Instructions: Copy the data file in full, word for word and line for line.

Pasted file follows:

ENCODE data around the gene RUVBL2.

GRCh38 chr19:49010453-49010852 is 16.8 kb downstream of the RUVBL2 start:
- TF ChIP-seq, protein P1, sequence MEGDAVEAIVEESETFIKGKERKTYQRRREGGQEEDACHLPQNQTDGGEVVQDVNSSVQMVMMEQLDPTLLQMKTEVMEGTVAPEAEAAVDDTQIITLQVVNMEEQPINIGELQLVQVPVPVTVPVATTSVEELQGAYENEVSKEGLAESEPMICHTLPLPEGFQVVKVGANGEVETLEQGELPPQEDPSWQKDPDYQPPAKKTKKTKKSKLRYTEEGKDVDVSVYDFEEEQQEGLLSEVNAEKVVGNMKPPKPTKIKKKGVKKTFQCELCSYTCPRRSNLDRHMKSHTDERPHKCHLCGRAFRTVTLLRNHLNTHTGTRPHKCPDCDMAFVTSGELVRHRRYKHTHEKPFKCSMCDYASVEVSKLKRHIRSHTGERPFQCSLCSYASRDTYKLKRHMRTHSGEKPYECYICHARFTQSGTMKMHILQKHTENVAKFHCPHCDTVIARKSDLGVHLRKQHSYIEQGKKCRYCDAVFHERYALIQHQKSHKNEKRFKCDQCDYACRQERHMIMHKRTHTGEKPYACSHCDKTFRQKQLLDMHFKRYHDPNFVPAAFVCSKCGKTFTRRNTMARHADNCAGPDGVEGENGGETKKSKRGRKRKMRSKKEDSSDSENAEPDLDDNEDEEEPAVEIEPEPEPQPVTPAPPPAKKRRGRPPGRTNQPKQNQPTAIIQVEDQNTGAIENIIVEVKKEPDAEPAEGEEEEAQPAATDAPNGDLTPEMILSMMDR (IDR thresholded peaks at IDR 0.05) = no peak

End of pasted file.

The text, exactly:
ENCODE data around the gene RUVBL2.

GRCh38 chr19:49010453-49010852 is 16.8 kb downstream of the RUVBL2 start:
- TF ChIP-seq, protein P1, sequence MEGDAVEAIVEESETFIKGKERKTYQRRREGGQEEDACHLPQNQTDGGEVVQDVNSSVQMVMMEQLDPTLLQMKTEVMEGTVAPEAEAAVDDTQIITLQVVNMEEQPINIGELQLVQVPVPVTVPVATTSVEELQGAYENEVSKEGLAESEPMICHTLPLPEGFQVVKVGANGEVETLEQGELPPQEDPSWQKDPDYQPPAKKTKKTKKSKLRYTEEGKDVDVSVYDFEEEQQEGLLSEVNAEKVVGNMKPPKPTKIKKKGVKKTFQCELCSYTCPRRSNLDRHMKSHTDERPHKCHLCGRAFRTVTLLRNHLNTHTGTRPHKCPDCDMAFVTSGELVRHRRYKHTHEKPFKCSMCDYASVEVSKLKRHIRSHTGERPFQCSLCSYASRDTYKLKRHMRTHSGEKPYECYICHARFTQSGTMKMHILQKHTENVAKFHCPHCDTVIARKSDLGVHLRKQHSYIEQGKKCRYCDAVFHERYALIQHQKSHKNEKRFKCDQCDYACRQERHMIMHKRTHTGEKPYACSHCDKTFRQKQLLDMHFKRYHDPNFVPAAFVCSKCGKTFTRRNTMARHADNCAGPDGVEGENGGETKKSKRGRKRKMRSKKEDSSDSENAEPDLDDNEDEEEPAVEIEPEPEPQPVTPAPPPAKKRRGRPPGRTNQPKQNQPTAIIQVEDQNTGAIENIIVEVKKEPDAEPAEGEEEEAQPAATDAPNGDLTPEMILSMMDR (IDR thresholded peaks at IDR 0.05) = no peak